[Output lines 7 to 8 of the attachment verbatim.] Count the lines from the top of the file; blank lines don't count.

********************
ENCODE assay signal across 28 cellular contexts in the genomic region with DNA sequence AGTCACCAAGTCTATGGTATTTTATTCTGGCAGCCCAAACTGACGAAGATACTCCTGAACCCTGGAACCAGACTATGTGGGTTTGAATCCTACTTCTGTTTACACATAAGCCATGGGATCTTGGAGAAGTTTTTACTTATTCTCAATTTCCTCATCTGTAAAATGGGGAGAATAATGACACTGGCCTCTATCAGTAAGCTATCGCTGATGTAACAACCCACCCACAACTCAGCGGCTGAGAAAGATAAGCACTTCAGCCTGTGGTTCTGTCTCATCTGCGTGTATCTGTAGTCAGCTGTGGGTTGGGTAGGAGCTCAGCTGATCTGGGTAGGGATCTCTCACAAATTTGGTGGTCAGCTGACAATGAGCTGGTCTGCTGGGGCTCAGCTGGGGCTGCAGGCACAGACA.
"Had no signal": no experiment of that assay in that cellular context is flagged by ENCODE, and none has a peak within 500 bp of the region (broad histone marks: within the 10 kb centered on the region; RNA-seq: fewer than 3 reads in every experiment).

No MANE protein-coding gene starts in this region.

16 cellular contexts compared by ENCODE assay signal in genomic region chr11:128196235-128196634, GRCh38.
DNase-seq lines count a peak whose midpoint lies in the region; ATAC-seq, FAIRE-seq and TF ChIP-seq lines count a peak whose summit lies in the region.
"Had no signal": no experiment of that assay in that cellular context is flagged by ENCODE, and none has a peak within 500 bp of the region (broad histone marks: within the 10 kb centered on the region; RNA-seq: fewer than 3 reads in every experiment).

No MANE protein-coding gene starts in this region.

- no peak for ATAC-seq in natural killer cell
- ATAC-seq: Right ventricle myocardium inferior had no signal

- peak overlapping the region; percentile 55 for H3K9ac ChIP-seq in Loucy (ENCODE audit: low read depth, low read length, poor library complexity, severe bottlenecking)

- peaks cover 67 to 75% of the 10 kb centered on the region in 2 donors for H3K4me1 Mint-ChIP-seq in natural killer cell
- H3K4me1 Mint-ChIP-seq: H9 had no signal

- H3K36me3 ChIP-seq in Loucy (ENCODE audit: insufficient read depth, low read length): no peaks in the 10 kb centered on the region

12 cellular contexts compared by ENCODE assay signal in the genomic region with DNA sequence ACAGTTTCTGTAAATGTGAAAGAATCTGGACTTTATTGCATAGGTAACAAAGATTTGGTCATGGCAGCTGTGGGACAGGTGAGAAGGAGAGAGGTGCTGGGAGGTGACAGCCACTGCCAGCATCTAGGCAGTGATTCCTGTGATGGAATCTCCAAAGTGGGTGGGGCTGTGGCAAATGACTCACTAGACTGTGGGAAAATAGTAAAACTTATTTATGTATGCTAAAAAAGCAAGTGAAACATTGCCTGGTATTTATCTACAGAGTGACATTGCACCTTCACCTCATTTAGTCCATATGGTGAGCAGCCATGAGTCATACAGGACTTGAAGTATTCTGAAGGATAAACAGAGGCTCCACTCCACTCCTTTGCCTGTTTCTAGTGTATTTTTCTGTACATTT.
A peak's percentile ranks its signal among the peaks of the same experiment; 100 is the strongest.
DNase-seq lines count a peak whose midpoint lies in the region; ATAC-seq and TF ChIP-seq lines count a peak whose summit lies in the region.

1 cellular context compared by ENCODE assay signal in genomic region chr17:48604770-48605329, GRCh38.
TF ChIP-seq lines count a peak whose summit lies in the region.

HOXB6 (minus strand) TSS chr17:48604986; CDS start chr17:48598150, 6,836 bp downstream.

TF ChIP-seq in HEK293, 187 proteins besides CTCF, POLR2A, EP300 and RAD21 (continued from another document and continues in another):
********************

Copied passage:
No MANE protein-coding gene starts in this region.

- no peak for ATAC-seq in natural killer cell